"Some 53 African states came together to agree a legal framework to regulate various fields of ICT activity, ranging from e-transactions and personal data protection to cyber security. The convention is not however any kind of legally binding instrument, and requires that individual countries put its principles into their own statute book," the report said.
Data protection laws for successful eHealth development are important. While regulation usually lags behind implementation, its key that eHealth’s regulated and regulations are passed in due time.
Even though the continent’s efforts for general data protection are fragmented and need further development, the report believes that some countries are progressive. "There still needs to be more consensus on the meaning of key terms like 'consent', 'public interest' and 'legitimate grounds'. But there is hope that such details can be thrashed out and enshrined in a binding framework that both protects citizens and allows for healthy economic development," the report suggests.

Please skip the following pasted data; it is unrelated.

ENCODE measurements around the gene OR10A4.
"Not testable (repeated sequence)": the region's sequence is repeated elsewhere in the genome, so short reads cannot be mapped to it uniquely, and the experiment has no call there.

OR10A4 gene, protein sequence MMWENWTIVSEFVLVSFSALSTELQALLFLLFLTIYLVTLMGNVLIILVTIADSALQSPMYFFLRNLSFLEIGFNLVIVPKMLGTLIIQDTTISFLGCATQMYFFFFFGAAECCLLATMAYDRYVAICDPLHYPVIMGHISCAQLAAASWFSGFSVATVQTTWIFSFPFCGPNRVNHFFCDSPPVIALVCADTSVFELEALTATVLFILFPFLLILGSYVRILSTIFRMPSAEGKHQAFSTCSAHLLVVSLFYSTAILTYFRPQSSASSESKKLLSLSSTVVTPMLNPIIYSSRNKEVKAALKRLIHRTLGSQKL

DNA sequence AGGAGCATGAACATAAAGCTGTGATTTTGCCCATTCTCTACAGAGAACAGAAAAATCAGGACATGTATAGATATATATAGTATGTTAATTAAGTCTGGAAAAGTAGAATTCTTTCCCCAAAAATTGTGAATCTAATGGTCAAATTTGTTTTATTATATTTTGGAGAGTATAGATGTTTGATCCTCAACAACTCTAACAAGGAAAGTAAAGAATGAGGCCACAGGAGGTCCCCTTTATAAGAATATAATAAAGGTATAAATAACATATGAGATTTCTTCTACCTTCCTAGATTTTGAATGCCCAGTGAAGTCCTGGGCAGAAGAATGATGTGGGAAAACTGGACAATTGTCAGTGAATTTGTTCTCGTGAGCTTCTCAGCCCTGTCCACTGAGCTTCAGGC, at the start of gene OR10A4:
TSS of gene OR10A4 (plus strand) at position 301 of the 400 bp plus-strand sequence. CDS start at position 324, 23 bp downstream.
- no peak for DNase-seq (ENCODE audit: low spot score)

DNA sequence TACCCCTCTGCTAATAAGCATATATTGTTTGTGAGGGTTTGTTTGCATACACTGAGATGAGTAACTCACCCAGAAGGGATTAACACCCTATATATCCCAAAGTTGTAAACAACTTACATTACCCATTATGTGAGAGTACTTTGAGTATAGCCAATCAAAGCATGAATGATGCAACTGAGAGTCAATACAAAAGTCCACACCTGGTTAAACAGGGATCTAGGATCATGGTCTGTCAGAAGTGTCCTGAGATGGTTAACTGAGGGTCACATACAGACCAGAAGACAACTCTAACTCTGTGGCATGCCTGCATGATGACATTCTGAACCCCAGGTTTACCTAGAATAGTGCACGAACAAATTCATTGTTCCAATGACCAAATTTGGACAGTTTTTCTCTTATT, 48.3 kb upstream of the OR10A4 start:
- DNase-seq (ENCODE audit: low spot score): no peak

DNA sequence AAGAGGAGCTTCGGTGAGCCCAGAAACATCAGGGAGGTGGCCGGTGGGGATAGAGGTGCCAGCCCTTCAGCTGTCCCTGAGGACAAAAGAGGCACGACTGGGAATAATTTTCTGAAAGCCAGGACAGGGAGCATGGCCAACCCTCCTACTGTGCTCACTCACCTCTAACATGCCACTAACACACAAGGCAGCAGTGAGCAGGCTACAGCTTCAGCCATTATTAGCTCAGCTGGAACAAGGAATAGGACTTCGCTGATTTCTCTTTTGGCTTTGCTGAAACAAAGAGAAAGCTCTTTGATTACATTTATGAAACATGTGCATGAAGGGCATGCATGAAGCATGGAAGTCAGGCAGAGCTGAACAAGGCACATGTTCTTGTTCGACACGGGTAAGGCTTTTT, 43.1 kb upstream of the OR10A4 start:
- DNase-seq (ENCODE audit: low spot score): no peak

Data protection in healthcare is an important first step to protecting patients private medical data. While it’s a good foundation, more specific eHealth regulations are needed. An eHNA post sets out some of the challenges and has a link to an article setting out some eHealth regulation themes that for Africa’s eHealth that can go alongside privacy.
- 473 views
- December 01, 2016
- Lesley Dobson